About 4,000 students were moving into dormitories on the university campus when both face-to-face and online classes began on Monday.
Sam Ford / THE REVIEW

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Manage the sports editor

About 4,000 students were moving into dormitories on the university campus when both face-to-face and online classes began on Monday.

With the influx of students, the university is about 60% busy, which is more than double the number of students on campus in Delaware that entered the fall semester. In the fall, the university had 1,285 students – around 20% of the university’s typical capacity.

The surge in student numbers means those new to campus will have the opportunity to experience the Delaware campus in person for the first time while meeting new people for the first time.

Freshman Jake Dennis said despite the restrictions in place, it was great to be on campus and connect with other students. Dennis said he connected with students through the Zoom sessions of his chemistry class this fall and stayed in touch through various virtual channels of communication.

A native of New Hampshire, Keene thought the six-hour drive through multiple states was well worth it for him, although his classes are said to be entirely virtual.

“To be able to connect with people my age through a screen and like I’ve just met my roommate. and he helped me move in, so things like that were just so amazing, ”said Dennis.

Much like Dennis, Laura Simion, a freshman major currently undecided, found some aspects of virtual classes like breakout rooms to find smaller groups of people to meet.

Overall, however, Simion said that if she had a class in person in the fall, she felt that she would not be able to relate so well to the community or the people.

Pre-veterinary student Natalie McMaster described moving to Newark as a way “not to worry” as much, as she now has her own space to focus on her work in her classes. All students living in dormitories will be placed one per room to limit interactions and the spread of COVID-19.

“There’s no one here telling me, ‘You should do this’ or ‘You should do this,'” said McMaster. “Now it’s more like I’m getting used to being alone in a room and focusing on all of my classes.”

McMaster, a member of the university’s Honors program, is attending a personal anatomy lab this spring. Courses with 50 or more students enrolled will be held online, according to an email to the university community dated October 21.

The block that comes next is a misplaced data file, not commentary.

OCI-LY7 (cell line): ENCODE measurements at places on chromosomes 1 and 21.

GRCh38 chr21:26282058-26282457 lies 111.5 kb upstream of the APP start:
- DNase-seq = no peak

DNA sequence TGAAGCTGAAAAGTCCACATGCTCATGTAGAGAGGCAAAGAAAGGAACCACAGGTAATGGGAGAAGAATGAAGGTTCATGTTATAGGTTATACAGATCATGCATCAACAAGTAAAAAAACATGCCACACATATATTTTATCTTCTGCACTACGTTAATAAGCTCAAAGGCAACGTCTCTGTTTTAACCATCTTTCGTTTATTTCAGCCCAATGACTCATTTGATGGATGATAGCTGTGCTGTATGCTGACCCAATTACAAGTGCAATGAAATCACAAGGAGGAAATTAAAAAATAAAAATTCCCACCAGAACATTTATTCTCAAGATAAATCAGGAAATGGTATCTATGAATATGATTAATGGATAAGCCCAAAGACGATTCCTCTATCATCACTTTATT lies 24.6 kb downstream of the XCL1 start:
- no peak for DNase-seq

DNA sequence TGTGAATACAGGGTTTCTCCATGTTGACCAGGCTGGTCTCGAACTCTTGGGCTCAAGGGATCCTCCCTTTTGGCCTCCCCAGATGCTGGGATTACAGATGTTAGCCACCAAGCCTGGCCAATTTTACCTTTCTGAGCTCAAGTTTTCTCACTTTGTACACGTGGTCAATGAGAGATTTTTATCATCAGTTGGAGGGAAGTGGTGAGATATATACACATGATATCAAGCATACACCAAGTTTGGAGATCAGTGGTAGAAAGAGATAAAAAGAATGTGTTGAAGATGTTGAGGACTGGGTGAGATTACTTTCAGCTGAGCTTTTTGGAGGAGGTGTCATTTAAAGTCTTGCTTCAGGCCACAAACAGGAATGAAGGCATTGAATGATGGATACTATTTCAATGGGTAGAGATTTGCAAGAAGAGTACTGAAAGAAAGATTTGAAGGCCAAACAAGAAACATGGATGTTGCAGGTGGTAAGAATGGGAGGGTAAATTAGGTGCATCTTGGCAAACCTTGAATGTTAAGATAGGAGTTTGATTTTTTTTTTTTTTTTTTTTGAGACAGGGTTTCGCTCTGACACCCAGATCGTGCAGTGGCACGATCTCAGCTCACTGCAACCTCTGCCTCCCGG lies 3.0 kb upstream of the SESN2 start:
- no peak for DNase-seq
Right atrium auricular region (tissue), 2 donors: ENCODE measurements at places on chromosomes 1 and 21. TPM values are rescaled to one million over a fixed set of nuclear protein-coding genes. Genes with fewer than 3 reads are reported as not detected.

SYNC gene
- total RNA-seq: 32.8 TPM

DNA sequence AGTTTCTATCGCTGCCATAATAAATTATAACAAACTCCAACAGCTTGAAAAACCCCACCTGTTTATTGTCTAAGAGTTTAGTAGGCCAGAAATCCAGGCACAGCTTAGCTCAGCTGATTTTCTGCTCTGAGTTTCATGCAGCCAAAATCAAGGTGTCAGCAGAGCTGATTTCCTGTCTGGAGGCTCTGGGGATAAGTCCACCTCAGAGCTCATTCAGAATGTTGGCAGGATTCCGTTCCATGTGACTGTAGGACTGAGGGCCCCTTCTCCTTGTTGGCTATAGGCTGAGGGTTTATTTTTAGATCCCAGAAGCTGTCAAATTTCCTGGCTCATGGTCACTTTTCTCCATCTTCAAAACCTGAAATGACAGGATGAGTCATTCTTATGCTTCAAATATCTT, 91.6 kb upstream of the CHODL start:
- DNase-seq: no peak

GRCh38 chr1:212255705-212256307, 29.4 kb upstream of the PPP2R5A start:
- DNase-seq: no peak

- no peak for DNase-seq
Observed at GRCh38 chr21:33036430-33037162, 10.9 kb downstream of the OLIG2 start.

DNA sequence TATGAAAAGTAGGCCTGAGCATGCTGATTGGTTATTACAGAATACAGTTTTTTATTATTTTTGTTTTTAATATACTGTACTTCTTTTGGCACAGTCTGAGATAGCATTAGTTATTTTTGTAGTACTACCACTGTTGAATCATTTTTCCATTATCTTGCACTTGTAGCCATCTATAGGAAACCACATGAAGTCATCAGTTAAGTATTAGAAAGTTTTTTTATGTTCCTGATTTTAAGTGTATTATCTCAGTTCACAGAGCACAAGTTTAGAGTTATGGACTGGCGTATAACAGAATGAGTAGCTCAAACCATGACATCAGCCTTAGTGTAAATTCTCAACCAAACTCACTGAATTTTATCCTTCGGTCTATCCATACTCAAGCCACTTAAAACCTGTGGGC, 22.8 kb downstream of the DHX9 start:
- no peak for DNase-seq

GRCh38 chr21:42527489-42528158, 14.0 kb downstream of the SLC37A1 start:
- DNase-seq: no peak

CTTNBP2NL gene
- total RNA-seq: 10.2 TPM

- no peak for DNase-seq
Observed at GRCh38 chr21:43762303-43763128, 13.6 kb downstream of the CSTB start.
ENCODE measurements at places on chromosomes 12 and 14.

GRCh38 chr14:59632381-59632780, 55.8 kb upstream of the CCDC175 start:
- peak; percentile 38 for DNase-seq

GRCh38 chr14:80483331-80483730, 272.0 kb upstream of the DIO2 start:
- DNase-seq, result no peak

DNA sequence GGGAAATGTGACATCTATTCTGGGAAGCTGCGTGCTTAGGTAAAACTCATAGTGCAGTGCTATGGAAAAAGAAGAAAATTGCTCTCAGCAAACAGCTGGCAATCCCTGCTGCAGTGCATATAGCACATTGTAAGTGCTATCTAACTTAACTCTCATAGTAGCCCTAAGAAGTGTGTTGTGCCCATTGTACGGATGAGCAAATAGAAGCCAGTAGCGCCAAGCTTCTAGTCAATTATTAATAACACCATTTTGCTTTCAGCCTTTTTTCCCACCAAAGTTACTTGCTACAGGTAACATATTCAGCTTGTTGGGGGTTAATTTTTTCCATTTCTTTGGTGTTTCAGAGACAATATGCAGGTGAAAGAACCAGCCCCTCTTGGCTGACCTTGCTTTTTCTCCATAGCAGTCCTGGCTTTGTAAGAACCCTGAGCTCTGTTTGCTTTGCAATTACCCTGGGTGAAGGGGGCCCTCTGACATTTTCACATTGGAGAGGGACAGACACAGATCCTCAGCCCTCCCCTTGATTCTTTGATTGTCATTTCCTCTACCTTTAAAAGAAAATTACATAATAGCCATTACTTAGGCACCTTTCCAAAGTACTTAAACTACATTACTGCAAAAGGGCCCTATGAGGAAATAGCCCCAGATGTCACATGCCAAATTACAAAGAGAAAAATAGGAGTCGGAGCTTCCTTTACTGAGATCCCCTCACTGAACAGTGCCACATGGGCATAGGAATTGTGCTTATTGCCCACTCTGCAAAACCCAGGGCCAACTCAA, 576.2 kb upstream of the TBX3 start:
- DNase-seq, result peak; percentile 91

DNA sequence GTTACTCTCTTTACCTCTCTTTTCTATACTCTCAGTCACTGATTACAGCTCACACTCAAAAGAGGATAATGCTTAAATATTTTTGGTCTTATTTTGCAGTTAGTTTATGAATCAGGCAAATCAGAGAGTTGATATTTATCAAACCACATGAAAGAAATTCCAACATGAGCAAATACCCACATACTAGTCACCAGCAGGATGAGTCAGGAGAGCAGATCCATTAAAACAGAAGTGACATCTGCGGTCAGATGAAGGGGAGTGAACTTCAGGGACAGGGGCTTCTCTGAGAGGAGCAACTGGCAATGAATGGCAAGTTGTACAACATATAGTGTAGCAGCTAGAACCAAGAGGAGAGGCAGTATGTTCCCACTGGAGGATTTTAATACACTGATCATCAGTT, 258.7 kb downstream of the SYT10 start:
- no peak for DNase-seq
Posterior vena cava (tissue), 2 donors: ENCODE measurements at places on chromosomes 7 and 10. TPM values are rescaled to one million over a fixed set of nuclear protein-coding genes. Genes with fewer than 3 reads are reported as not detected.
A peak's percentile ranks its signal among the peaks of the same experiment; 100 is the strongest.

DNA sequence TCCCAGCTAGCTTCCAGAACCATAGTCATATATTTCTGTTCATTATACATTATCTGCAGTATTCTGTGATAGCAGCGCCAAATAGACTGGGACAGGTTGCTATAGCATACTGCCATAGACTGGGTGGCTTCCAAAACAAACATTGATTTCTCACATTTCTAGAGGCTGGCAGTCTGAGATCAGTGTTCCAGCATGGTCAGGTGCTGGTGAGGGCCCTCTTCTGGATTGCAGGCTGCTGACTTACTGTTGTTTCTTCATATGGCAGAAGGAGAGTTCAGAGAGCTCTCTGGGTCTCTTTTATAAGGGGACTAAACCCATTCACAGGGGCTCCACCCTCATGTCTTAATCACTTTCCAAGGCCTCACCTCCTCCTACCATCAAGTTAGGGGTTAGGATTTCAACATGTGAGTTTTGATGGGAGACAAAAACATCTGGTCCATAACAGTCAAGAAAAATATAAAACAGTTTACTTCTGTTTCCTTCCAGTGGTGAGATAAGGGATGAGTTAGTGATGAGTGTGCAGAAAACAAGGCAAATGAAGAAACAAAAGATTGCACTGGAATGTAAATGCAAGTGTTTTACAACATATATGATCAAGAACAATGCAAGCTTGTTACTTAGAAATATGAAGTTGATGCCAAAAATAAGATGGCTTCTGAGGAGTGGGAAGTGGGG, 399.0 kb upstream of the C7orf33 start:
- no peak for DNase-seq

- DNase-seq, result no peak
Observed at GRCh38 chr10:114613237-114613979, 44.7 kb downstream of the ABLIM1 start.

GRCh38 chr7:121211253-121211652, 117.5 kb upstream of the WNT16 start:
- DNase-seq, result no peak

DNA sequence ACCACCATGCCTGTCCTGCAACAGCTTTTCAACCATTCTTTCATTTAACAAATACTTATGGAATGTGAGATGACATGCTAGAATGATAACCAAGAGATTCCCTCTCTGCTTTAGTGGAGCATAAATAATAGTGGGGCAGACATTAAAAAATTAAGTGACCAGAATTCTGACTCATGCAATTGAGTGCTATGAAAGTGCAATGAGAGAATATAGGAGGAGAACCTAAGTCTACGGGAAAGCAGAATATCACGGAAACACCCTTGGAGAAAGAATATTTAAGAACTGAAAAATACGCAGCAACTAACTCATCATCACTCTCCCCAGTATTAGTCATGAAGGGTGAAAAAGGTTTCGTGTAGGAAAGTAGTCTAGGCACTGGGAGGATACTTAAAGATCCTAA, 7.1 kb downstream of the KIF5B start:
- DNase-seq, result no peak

According to McMaster, the lab will contain preps where other people will have to work together and interact as a team.

“Part of the dissection is organizing your own dissection and learning how to work with other people in your laboratory,” said McMaster. “I ran an online lab from home [in the] fall, and it definitely wasn’t the same; and it’s difficult to simulate a lab environment when you can’t be in a lab. “

Simion will also have a personal class on the Delaware campus for the semester, and she sees it as not just a way to meet people, but a way to get into a routine as well.

“I am very excited about it [class];; I can get dressed and go to a personal class and feel like I have a routine and feel productive, ”Simion said. “I am very happy to get to know people personally and to have this experience personally.”

As the spring semester begins, students have the option to access student centers such as Perkins and Trabant Student Centers, as well as the Pencader Dining Hall, Caesar Rodney Dining Hall, both POD market locations, and the Morris Library.

Dennis plans to use these places to keep meeting new people, but he also believes these places will eventually become new places to go as some places become second nature.

“I’m sure the novelty of this dorm will wear off at some point, and I’ll want another place to study if I have to,” said Dennis. “I could go to the library and I’ll definitely be using Trabant.”

Despite the student boom and busier campus life, semester is coming as the United States is currently still affected by the COVID-19 pandemic.

Students living on campus must be tested weekly while following health and safety guidelines, including wearing masks in university buildings and maintaining social distance. Regulations continue to restrict indoor gatherings to 10 people and outdoor gatherings to 20 people around the city of Newark.